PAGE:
Reviewing the changes to the regulations that govern Medicare reimbursement for physician practices is an annual event. This article will highlight the provisions of the Medicare Physician Fee Schedule (MPFS) and other related regulations that will have an impact on practice reimbursement in 2018.
Medicare Physician Fee Schedule (MPFS)
Coding and Valuation
The overall change in the Medicare fee schedule conversion factor will be an increase of only 0.31%, so this alone will have little impact on a practice’s revenue in 2018. However, the Centers for Medicare and Medicaid Services (CMS) annually reviews and adjusts the Relative Value Units (RVU) assigned to procedures it considers to be mis-valued, and it also assigns values to codes that are newly developed or redefined by the CPT® Editorial Panel.
The volume of each CPT code’s usage in a particular practice influences the effect of those valuation changes. This is especially true where revisions have resulted in the bundling of payment under a single code that previously was reported using several separate codes. A volume-weighted analysis based on the preceding year’s activity will generally give a good estimation of the effects of the CPT code changes we have described.
A thorough review of the 2018 coding and valuation changes is available on our website.
Telehealth and Remote Patient Monitoring Services
The list of services approved for telehealth was expanded to include the following for 2018:
|G0296||Counseling visit to discuss need for lung cancer screening|
|90839|| Psychotherapy for crisis;
• First 60 minutes
|90840|| • Each additional 30 minutes
Use in addition to the code for the primary procedure.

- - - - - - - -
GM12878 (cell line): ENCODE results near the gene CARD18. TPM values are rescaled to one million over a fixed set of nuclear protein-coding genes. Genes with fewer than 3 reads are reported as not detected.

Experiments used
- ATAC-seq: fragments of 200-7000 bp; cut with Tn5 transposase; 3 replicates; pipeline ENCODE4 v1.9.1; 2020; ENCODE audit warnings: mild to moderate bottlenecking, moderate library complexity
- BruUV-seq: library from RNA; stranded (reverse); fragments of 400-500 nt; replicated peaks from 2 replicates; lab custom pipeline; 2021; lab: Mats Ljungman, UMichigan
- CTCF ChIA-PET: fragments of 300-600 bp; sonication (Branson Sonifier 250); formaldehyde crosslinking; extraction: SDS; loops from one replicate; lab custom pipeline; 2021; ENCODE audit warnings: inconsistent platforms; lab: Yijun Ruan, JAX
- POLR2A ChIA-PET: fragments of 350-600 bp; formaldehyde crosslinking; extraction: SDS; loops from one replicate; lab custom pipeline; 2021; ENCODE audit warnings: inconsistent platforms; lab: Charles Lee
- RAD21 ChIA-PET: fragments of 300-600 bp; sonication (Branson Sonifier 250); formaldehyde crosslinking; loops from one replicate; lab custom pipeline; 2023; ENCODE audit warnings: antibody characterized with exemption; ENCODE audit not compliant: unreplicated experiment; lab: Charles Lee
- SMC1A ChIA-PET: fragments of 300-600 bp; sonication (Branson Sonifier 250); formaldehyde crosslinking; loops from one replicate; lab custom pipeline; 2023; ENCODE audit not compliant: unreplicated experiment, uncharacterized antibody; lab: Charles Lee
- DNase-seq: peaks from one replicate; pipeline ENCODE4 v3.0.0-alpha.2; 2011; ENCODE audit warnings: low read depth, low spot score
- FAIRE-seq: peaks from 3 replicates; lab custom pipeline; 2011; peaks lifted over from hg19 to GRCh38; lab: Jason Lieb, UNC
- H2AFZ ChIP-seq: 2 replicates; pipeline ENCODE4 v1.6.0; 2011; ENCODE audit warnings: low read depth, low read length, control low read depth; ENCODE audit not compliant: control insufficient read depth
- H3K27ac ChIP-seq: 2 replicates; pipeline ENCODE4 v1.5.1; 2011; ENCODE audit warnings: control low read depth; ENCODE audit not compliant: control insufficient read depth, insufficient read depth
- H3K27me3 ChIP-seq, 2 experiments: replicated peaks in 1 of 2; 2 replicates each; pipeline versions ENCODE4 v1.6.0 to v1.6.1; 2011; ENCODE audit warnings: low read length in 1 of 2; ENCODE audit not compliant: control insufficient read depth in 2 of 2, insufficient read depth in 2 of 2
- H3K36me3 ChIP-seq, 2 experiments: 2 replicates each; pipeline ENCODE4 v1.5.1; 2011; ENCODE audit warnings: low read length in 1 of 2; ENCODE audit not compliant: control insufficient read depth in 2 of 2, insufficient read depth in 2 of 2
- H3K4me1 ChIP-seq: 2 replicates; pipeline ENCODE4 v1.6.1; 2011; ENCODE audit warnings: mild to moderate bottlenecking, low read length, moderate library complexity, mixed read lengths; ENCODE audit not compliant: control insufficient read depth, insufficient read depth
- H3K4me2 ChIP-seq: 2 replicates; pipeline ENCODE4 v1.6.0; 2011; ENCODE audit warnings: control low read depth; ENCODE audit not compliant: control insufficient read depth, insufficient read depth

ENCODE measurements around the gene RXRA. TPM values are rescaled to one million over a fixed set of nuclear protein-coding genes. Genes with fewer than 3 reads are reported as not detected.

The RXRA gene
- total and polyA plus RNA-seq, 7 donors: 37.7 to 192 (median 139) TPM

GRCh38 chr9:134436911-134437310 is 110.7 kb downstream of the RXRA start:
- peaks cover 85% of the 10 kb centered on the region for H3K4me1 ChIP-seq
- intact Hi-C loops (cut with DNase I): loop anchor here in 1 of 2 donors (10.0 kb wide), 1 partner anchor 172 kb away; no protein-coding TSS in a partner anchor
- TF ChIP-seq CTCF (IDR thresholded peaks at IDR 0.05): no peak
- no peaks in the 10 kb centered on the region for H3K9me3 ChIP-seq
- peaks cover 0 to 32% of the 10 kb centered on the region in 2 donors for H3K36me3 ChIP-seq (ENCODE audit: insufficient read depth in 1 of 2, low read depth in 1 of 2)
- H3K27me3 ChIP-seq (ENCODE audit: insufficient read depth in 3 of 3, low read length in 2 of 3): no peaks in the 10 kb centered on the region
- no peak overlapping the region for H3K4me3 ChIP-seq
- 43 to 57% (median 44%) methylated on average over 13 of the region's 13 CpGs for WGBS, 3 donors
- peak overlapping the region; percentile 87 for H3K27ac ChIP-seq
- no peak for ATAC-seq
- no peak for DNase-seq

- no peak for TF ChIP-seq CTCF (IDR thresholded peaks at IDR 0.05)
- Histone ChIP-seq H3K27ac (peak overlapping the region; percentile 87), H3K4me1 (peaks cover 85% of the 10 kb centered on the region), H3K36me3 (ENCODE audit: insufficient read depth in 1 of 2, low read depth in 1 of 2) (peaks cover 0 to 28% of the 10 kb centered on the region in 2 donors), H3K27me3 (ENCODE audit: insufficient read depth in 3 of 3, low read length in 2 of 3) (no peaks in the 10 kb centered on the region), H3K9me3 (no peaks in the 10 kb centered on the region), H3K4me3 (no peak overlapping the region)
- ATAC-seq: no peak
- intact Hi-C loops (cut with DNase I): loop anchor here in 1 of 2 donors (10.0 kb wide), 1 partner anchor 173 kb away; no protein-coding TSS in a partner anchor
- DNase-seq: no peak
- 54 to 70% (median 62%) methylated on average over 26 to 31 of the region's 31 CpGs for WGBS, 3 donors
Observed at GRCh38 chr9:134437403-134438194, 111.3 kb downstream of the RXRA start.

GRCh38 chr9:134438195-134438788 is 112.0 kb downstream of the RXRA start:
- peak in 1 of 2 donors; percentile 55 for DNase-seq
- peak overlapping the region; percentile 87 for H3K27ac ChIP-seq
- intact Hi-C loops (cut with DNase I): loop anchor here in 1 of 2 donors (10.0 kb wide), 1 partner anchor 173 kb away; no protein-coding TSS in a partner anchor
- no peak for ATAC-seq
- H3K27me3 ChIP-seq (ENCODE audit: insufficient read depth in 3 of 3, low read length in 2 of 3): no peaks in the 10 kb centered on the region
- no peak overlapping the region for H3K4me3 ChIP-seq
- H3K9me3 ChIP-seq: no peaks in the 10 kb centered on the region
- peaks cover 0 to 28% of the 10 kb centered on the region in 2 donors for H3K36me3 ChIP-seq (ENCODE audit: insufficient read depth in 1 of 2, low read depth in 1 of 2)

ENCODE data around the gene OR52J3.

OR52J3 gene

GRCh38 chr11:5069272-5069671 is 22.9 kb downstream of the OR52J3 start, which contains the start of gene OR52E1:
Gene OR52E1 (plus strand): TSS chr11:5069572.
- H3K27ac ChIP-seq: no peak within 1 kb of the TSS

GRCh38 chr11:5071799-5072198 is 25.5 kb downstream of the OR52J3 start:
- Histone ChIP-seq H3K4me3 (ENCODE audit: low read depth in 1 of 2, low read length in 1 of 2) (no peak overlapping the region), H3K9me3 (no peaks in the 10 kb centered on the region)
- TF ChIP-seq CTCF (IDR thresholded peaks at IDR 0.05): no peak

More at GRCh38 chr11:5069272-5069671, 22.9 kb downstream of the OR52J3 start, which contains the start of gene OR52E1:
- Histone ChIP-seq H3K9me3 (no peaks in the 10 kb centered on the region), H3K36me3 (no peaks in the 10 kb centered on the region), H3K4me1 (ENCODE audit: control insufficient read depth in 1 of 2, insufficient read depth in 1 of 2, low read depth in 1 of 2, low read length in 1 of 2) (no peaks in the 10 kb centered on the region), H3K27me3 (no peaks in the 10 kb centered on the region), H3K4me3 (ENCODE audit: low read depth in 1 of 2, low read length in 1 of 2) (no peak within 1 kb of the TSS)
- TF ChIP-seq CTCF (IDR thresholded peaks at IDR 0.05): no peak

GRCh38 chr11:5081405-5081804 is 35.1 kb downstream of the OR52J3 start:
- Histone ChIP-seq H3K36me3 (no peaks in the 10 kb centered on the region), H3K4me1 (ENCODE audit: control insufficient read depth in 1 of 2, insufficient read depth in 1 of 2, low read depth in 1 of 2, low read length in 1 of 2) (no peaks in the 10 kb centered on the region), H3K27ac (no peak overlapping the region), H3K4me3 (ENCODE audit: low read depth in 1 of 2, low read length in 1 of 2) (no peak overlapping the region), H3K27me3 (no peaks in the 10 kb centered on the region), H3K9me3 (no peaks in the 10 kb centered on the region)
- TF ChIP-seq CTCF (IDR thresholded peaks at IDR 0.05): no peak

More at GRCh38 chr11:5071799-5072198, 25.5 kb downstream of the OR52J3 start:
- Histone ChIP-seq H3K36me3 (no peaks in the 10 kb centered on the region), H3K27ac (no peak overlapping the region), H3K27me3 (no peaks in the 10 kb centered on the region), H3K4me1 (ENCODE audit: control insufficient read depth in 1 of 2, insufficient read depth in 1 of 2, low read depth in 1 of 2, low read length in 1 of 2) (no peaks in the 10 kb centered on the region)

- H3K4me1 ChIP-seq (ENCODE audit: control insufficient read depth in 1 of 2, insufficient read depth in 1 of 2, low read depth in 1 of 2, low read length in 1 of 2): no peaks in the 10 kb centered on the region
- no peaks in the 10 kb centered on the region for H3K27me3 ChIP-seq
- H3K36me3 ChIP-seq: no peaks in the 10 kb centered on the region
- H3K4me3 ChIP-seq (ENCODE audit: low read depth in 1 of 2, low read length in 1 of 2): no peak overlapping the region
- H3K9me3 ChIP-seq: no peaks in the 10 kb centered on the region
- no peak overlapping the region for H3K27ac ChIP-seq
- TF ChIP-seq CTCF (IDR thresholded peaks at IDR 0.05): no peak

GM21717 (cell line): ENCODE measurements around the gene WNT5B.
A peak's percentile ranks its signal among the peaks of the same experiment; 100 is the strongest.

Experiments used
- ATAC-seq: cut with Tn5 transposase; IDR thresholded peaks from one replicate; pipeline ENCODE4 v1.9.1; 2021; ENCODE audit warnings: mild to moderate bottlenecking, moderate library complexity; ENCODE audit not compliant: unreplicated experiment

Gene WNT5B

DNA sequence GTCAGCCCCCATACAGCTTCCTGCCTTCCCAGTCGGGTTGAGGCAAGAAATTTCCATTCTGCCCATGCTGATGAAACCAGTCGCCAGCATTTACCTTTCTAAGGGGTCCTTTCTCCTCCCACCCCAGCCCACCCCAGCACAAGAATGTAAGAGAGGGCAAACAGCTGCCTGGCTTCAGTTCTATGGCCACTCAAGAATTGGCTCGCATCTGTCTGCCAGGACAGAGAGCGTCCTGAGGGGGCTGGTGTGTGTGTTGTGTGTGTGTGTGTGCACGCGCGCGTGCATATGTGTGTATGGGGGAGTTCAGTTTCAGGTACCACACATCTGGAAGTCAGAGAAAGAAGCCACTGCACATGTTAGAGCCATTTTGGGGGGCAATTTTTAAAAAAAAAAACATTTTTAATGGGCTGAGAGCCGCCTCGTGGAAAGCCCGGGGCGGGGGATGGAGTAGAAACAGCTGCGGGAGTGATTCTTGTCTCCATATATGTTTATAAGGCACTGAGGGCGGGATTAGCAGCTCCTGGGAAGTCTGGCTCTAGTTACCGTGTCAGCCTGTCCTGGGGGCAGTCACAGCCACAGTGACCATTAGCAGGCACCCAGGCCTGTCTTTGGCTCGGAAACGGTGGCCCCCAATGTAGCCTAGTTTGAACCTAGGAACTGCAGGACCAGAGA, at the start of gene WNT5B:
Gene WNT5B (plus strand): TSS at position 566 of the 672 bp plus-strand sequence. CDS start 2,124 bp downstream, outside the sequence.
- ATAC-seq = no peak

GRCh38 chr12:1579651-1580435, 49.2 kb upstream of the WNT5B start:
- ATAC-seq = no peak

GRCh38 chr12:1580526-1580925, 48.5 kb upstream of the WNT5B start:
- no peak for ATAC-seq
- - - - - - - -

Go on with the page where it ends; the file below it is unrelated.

|90785|| Complex interactive encounter; interactive complexity
Use in addition to the code for the primary procedure.
|96160|| Administration of health risk assessment instrument with scoring and documentation, per standardized instrument;
|99091|| Collection and interpretation of physiologic data digitally stored and/or transmitted by the patient and/or caregiver; requiring a minimum of 30 minutes of time.
This code is now payable separately.
Note especially that CPT 99091 has been unbundled and is now able to be billed separately for collecting and interpreting digital physiologic data. The modifier GT is no longer required, as distant site providers are now using Place of Service (POS) code 02 to indicate that the telehealth requirements have been met.
Appropriate Use Criteria and Clinical Decision Support
Implementation of the Appropriate Use Criteria/Clinical Decision Support (AUC/CDS) rule that was originally scheduled to begin in 2018 has now been deferred until January 1, 2020. The Medicare AUC/CDS regulation mandates that ordering providers must consult AUC when ordering advanced imaging services such as MR, CT, PET and other nuclear medicine exams for Medicare patients. Payment to the physician performing the service will be denied in full when the ordering provider fails to use a qualified CDS system.
In the first year of the program (2020) the performing physicians (such as radiologists or cardiologists) will be paid in full whether the AUC/CDS information is reported on their Medicare claims or not. CMS has indicated that it will evaluate whether an additional year of no penalty (2021) will be needed.
A voluntary period of testing and evaluation will be in place from July 2018 to December 2019 for those practices that are ready to use their AUC/CDS system. The use of AUC during 2018 will allow an ordering physician to claim credit as a high-weighted Improvement Activity under the Medicare Incentive-based Payment System (MIPS), and a 10-point bonus is available in the Advancing Care Information (ACI) performance category for reporting AUC consultation as an Improvement Activity.